In your last press conference, you said the electoral board’s decision proved a blessing in disguise as it enabled somewhat of a merger of the two parties. Is this coming from your past as former member of Andinet which claims to be the rightful heir to the popular Coalition for Unity and Democracy (CUD) of 2005 or the trials and tribulations of past failed attempts to form mergers? 

Both can be taken as factors. What the Board and the EPRDF did on UDJ and AEUP was also attempted on Semayawi. In my view, it was a campaign to discredit the institutional wellbeing of these political parties. That is why you see these campaigns against these parties, including Medrek, all at one time. But we took a firm stand to resist it. It was a futile propaganda campaign aimed at portraying the opposition political parties as weak and divided so that the public elects EPRDF even if they do not like it. So, our coming together quashes all those efforts. It shows that opposition political parties can resist the pressure from the regime and join forces. Secondly, we have been unable to form a merger due to minor differences. UDJ and Medrek were once one party. But they are now working separately. So, there is no longer major difference between UDJ and Semayawi. Had the merger took the normal course, details like what should be the name of the party, the leadership composition and so on would have taken some time. But now, that fence is quickly demolished by the Board’s decision.

You have also said that formalities in place for individuals who wish to be a member of Blue Party will be bypassed for newly joining former members of UDJ. Can you tell us what these formalities are?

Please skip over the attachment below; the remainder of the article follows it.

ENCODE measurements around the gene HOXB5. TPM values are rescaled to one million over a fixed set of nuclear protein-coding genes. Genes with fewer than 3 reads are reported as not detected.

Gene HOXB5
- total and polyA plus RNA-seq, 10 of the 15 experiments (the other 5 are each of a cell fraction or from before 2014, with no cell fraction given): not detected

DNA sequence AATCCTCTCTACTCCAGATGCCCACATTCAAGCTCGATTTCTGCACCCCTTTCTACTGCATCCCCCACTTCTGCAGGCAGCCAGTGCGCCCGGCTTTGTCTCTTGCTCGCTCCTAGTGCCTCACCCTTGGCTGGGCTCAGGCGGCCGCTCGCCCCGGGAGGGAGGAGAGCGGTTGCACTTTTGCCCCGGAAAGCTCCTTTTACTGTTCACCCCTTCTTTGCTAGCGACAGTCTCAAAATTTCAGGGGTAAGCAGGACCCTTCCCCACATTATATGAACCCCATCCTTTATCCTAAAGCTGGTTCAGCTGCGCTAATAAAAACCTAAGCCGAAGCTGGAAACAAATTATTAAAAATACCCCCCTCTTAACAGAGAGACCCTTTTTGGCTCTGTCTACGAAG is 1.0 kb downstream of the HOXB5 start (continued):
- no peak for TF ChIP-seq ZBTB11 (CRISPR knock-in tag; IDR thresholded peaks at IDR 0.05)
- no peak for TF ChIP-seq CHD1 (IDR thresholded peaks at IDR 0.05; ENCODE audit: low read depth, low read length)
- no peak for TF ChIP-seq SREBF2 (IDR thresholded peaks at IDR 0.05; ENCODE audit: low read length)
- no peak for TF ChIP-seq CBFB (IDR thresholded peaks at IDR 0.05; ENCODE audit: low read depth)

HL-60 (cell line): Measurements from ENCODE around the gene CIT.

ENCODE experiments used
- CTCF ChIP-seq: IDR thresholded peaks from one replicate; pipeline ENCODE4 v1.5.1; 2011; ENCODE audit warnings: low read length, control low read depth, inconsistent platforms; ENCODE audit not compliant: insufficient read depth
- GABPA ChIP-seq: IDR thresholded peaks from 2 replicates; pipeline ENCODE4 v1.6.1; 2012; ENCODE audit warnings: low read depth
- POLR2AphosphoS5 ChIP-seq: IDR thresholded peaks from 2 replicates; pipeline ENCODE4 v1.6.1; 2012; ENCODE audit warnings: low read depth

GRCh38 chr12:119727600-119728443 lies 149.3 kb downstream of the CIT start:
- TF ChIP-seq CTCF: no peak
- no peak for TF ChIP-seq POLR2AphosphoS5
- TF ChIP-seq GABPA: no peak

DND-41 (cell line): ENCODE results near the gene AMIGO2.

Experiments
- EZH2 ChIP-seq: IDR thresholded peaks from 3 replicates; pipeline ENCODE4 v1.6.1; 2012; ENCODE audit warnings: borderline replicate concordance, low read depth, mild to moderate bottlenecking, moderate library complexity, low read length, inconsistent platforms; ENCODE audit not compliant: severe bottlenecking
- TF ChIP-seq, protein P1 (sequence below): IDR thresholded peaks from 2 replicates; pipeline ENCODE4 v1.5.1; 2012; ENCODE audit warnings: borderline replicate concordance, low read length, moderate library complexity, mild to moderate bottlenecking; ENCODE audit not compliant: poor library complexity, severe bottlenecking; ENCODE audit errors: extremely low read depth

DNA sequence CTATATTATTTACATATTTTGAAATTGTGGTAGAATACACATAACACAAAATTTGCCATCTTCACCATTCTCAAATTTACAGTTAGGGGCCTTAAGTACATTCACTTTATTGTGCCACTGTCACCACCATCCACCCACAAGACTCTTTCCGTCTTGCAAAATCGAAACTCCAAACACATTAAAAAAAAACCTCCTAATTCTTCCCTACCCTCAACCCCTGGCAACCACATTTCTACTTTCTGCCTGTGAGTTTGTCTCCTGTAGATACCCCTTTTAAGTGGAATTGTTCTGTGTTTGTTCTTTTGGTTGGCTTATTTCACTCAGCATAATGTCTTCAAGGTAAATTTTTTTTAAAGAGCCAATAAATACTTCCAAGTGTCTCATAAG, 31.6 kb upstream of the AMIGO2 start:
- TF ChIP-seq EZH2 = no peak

There are basic formalities such as one needs to be above the age of 18, should not be legally or mentally interdicted, and is not a member of another political party. As long as these are observed, any Ethiopian who supports Semayawi’s programs can be a member of the party. But he/she remains as member-elect for a six weeks induction period where we also do background checks. Upon completion, the party’s two members of the leadership will attest by signing the full membership of the individual. But the other is, the party’s executive committee may grant full membership without the need for the individual to undergo the induction period if it is of the view that doing so would be advantageous for the party. Both methods are stipulated on our party’s bylaws. And as you are aware, members of UDJ are committed and have been in political struggle for long. They do not need an induction. So, with the executive committee’s decision and in accordance with the party’s bylaw, they get full membership.

How many of these new members are representing the Blue Party in the upcoming general election?

Actually I don’t have the data at this time but through our different structures across regional states we have many members registering to stand for election. In the capital city, there are 23 city council seats for which we are planning to run. However, now we are holding it off to see if we can find better qualified candidates from the newly joining former UDJ members. Now that we have become one party, we don’t see it as UDJ or Blue party candidates; we would be represented by a better candidate regardless of which party he/she came from.

Recently, you were involved in some sort of a dispute with a local radio station, Fana Broadcasting Corporate. I have learnt that it has to do with some interview you conducted with the radio station. What happened there?